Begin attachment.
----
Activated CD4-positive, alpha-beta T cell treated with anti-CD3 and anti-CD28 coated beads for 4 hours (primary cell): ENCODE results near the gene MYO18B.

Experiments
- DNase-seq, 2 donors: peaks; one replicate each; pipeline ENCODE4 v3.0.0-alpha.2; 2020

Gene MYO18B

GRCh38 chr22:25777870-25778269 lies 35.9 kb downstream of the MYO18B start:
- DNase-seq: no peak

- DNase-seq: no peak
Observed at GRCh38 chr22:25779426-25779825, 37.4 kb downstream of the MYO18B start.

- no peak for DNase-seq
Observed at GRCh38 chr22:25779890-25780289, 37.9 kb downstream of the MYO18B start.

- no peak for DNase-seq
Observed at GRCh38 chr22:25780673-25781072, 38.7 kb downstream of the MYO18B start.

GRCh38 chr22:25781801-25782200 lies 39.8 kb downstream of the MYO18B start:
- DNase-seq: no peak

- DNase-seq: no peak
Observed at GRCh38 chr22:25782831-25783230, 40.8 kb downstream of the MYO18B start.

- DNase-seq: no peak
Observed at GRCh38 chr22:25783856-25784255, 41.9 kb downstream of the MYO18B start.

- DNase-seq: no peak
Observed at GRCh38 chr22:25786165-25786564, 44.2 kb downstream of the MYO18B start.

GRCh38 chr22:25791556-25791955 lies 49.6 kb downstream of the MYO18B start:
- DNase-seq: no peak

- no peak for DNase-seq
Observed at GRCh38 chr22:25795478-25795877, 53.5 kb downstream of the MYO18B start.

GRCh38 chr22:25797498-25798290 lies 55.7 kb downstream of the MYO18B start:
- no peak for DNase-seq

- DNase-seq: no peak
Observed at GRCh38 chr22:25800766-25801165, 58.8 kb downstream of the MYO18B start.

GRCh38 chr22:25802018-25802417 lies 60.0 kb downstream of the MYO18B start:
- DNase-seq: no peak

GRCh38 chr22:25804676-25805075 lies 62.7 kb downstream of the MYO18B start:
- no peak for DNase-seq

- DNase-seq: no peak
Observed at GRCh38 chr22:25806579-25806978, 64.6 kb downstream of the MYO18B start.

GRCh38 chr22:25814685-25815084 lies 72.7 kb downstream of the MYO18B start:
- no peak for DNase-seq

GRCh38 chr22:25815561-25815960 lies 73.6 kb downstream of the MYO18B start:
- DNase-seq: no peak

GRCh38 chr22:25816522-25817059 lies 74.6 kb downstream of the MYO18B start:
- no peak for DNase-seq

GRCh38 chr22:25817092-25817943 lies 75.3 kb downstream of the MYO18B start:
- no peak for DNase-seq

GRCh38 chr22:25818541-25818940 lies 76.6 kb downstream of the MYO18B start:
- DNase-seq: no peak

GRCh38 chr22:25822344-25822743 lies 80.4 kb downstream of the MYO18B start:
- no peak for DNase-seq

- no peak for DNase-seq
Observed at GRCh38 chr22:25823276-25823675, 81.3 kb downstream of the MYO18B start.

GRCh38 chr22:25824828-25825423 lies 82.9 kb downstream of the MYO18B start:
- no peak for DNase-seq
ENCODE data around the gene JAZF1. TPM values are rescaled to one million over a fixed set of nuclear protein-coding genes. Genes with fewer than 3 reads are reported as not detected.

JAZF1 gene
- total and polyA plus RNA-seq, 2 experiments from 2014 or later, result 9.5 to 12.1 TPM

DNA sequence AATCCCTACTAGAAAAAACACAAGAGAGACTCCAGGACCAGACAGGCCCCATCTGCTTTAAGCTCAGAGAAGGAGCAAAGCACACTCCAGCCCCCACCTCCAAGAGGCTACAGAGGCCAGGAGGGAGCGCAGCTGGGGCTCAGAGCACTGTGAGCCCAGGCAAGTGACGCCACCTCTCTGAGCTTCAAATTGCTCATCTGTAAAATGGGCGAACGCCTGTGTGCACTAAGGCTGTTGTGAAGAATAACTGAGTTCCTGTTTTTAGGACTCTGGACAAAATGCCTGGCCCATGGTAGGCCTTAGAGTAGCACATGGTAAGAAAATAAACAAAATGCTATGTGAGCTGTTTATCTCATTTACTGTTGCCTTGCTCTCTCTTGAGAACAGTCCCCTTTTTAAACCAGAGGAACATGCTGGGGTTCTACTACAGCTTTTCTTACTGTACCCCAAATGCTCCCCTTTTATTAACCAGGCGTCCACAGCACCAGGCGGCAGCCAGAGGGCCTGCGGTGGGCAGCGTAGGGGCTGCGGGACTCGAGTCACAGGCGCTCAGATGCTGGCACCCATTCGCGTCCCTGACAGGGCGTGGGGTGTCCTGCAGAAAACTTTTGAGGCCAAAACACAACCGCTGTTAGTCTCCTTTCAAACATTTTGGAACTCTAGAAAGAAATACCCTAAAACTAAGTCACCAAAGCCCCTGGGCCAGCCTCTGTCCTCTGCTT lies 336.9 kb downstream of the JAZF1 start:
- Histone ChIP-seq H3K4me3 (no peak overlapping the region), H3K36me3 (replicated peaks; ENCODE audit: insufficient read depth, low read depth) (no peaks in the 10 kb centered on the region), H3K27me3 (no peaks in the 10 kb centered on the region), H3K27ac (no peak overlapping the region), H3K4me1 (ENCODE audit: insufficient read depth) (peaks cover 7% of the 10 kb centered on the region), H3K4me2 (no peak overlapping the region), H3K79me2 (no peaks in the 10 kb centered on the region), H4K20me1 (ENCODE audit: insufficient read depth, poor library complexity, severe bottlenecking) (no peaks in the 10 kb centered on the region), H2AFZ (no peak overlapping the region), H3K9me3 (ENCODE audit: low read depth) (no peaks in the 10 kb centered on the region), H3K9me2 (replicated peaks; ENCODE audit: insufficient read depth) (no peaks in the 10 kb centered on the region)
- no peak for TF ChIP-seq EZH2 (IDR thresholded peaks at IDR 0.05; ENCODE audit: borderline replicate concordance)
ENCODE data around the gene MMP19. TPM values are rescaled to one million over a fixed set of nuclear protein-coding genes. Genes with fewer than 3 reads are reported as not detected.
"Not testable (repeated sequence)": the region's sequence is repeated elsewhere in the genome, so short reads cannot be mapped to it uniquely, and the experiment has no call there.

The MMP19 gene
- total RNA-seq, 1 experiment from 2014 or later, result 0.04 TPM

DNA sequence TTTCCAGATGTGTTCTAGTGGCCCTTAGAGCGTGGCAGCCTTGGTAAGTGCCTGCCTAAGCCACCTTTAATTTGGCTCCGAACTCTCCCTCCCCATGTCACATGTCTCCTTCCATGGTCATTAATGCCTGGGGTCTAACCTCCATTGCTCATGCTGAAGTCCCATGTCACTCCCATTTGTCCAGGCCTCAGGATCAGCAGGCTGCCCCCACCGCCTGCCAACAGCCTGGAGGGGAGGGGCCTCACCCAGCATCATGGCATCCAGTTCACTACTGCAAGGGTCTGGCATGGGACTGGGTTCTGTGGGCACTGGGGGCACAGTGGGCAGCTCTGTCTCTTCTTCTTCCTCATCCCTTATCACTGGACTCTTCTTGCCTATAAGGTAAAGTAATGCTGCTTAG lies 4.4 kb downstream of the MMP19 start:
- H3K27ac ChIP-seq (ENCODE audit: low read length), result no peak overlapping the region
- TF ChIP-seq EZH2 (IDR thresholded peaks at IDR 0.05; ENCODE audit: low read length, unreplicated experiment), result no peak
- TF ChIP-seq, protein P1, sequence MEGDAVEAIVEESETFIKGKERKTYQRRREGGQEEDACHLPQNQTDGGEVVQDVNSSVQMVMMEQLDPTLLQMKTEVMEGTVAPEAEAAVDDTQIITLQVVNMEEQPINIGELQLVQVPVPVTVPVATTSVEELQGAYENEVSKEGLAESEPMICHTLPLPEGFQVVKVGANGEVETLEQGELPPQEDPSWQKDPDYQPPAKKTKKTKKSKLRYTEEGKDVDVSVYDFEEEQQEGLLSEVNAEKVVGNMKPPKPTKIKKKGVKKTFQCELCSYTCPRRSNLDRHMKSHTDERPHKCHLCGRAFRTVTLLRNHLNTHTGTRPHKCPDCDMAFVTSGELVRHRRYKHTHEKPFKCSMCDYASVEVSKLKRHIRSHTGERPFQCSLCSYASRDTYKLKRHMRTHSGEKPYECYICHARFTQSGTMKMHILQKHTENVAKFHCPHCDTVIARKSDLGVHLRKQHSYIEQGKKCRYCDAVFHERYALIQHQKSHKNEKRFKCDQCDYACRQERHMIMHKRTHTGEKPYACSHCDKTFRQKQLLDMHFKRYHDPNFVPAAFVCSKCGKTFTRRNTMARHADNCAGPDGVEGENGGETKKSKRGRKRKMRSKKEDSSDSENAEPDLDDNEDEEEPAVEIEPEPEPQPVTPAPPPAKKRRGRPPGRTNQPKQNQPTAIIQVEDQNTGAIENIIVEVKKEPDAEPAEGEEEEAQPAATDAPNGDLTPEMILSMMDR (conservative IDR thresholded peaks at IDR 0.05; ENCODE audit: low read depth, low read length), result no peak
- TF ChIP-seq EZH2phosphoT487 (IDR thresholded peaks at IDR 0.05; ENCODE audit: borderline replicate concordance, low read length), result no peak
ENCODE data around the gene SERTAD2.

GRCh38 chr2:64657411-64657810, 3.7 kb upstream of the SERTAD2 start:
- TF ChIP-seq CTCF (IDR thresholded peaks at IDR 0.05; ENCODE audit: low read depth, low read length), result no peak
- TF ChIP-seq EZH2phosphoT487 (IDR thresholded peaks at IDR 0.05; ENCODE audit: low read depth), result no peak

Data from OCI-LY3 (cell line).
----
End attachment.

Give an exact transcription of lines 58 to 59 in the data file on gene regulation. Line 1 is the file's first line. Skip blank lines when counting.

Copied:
"Not testable (repeated sequence)": the region's sequence is repeated elsewhere in the genome, so short reads cannot be mapped to it uniquely, and the experiment has no call there.

The MMP19 gene